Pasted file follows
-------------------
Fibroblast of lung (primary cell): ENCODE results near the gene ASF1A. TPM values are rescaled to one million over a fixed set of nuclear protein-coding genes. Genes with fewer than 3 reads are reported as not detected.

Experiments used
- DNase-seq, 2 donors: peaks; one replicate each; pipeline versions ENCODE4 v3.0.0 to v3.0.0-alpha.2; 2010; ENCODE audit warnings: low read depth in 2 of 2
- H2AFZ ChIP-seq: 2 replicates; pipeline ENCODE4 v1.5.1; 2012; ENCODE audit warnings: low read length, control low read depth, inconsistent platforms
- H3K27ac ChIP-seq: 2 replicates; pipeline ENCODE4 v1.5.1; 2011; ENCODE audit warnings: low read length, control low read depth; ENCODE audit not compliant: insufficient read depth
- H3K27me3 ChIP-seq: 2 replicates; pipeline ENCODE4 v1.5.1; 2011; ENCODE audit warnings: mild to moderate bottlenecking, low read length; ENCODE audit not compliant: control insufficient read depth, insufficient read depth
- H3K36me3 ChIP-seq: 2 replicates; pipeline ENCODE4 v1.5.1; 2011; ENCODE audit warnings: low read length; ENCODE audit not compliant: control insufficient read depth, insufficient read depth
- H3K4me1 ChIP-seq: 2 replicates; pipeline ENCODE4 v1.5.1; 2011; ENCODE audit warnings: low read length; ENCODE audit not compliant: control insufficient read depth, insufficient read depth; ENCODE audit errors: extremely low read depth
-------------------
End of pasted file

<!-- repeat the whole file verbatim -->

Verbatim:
Fibroblast of lung (primary cell): ENCODE results near the gene ASF1A. TPM values are rescaled to one million over a fixed set of nuclear protein-coding genes. Genes with fewer than 3 reads are reported as not detected.

Experiments used
- DNase-seq, 2 donors: peaks; one replicate each; pipeline versions ENCODE4 v3.0.0 to v3.0.0-alpha.2; 2010; ENCODE audit warnings: low read depth in 2 of 2
- H2AFZ ChIP-seq: 2 replicates; pipeline ENCODE4 v1.5.1; 2012; ENCODE audit warnings: low read length, control low read depth, inconsistent platforms
- H3K27ac ChIP-seq: 2 replicates; pipeline ENCODE4 v1.5.1; 2011; ENCODE audit warnings: low read length, control low read depth; ENCODE audit not compliant: insufficient read depth
- H3K27me3 ChIP-seq: 2 replicates; pipeline ENCODE4 v1.5.1; 2011; ENCODE audit warnings: mild to moderate bottlenecking, low read length; ENCODE audit not compliant: control insufficient read depth, insufficient read depth
- H3K36me3 ChIP-seq: 2 replicates; pipeline ENCODE4 v1.5.1; 2011; ENCODE audit warnings: low read length; ENCODE audit not compliant: control insufficient read depth, insufficient read depth
- H3K4me1 ChIP-seq: 2 replicates; pipeline ENCODE4 v1.5.1; 2011; ENCODE audit warnings: low read length; ENCODE audit not compliant: control insufficient read depth, insufficient read depth; ENCODE audit errors: extremely low read depth